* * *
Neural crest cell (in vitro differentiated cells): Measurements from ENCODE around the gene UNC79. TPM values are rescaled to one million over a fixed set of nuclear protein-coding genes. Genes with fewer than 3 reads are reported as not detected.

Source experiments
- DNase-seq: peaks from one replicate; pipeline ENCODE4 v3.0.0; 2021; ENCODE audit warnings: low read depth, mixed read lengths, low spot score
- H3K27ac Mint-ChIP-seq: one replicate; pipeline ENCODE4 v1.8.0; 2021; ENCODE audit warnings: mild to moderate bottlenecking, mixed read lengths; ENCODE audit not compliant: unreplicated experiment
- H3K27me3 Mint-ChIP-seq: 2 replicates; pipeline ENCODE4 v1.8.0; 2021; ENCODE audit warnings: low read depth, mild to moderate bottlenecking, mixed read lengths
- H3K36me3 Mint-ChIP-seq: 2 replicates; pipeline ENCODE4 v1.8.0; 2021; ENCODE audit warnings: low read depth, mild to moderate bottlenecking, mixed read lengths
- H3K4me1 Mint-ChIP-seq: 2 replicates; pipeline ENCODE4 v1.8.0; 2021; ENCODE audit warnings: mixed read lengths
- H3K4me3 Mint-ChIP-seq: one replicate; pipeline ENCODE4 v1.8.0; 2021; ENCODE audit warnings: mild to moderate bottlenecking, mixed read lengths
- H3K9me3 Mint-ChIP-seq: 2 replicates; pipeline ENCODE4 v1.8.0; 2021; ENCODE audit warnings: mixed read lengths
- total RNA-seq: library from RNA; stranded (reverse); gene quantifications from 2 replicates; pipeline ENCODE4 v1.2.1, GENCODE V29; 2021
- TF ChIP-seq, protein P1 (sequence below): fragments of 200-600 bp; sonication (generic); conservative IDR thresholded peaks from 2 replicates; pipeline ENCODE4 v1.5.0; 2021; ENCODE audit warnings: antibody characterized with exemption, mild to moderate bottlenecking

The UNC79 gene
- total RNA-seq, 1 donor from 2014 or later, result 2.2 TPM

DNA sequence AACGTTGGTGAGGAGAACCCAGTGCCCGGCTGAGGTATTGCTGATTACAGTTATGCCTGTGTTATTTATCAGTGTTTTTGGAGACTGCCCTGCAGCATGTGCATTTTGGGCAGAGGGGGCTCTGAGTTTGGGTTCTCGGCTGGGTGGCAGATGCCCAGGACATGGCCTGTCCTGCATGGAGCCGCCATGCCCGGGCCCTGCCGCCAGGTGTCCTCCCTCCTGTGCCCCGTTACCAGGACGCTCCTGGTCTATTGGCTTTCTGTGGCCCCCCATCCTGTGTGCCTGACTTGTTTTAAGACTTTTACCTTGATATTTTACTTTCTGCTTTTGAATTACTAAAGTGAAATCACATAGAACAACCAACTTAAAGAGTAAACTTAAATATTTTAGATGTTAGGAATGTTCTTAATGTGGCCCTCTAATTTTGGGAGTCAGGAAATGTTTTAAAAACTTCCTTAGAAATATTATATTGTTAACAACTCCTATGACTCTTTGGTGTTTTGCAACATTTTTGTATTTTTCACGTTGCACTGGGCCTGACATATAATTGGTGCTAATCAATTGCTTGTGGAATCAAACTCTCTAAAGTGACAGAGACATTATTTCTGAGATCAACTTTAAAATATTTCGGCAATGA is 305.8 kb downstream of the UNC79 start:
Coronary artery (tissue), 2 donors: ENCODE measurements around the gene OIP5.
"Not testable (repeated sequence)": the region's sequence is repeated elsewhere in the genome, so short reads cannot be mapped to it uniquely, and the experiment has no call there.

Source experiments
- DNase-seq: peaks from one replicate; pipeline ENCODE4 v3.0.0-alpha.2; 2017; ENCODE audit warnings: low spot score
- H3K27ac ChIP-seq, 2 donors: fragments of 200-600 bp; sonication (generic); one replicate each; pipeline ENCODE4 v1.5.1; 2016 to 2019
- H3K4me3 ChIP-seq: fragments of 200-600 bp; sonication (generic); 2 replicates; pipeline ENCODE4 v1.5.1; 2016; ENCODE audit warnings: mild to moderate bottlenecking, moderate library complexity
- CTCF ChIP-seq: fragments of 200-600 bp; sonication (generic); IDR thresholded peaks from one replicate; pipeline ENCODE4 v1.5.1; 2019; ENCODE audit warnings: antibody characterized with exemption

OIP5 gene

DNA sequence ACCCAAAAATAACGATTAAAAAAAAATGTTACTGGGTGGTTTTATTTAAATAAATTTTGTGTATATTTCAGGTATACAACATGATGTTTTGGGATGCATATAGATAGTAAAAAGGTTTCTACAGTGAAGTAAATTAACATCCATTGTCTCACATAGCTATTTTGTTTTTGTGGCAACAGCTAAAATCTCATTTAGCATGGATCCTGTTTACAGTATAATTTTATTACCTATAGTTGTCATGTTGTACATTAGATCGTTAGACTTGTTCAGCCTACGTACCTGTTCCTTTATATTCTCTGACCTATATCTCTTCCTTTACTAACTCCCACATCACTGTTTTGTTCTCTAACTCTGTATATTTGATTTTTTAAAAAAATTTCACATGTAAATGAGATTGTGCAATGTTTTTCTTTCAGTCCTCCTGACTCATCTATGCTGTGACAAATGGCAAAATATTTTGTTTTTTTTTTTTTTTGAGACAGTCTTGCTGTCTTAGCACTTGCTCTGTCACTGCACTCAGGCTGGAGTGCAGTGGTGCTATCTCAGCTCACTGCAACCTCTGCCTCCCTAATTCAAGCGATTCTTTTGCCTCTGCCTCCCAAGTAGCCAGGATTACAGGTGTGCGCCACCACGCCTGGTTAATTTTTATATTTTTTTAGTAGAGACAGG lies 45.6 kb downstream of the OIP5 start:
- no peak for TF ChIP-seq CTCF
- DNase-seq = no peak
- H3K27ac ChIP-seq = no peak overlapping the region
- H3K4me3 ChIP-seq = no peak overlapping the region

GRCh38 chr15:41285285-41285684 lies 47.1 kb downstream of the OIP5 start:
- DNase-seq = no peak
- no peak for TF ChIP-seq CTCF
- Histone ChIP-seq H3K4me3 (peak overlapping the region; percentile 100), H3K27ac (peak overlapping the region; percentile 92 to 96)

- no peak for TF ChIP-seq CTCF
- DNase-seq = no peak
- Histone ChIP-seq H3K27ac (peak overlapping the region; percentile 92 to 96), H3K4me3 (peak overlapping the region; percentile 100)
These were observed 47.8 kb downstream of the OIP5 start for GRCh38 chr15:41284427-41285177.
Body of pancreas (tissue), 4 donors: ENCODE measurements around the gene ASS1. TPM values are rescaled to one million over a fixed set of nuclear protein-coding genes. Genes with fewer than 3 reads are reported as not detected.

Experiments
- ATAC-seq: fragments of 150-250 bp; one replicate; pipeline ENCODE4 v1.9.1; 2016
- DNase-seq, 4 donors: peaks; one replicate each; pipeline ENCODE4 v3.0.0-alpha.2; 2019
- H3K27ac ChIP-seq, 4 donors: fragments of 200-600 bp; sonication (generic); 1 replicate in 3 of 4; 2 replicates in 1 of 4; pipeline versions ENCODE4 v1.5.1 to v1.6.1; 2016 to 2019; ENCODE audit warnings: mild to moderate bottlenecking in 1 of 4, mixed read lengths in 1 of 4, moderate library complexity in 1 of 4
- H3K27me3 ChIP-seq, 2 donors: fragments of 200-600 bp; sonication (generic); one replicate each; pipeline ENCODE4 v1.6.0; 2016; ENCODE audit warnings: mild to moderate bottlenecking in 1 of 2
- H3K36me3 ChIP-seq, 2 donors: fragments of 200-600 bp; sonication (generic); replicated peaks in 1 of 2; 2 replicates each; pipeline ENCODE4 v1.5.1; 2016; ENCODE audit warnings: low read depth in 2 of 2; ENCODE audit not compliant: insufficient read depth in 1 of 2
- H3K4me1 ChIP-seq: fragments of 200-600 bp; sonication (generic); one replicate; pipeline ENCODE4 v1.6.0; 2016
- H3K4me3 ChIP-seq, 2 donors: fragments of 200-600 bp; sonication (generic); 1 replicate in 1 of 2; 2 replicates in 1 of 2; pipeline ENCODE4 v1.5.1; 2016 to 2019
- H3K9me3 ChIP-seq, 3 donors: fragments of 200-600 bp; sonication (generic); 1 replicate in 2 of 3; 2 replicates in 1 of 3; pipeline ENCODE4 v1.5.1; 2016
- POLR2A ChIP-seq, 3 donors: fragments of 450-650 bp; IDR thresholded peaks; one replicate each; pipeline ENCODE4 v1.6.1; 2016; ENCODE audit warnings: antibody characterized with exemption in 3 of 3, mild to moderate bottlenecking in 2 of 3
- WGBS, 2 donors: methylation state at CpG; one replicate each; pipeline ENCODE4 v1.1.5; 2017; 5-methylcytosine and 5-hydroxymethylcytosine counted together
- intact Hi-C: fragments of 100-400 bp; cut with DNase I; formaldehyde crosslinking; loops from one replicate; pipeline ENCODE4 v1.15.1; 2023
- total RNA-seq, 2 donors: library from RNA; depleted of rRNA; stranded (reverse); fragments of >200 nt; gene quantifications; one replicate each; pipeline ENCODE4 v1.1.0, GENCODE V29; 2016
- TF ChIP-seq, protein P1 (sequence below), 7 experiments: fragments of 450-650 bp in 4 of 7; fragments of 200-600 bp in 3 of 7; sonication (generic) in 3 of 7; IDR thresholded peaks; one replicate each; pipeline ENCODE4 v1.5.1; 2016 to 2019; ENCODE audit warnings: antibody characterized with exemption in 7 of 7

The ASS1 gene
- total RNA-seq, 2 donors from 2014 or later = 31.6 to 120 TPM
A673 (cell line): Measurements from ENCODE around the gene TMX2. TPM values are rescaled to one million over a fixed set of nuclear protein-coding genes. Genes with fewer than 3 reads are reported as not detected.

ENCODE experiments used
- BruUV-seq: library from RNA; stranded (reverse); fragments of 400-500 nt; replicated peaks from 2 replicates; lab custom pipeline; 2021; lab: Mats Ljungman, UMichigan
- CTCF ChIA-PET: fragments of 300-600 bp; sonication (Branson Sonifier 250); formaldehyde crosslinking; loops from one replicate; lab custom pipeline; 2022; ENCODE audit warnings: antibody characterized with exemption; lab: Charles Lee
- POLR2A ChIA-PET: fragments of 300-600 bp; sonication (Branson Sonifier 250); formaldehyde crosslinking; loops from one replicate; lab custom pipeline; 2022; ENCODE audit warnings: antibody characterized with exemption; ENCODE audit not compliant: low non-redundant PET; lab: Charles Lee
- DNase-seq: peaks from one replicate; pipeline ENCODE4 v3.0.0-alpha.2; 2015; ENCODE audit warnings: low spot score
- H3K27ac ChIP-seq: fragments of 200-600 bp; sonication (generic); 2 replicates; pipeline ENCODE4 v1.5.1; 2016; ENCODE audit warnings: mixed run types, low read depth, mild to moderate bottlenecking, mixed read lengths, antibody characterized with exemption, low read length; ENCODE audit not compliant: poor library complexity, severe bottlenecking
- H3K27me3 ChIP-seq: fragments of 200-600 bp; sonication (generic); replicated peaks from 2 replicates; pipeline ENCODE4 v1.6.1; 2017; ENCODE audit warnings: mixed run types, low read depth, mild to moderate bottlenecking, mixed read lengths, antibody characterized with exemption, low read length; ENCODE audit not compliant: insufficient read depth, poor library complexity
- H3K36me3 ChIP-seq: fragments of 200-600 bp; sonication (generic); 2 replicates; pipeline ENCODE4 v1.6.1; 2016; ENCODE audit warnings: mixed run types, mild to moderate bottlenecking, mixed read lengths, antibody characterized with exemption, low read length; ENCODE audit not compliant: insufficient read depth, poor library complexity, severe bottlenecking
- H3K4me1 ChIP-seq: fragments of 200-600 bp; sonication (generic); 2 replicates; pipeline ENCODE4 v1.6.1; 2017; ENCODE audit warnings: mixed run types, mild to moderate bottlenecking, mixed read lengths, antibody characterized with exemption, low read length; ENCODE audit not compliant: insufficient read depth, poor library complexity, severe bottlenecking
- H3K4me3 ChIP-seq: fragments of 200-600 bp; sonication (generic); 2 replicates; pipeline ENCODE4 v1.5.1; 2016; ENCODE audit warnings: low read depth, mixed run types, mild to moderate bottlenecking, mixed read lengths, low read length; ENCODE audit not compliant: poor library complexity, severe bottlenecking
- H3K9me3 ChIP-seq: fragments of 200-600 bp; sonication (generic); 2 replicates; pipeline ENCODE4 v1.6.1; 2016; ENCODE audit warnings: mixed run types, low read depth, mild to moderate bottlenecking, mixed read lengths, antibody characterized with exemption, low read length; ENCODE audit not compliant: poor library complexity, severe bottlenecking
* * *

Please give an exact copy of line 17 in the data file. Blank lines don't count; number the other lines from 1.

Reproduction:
Source experiments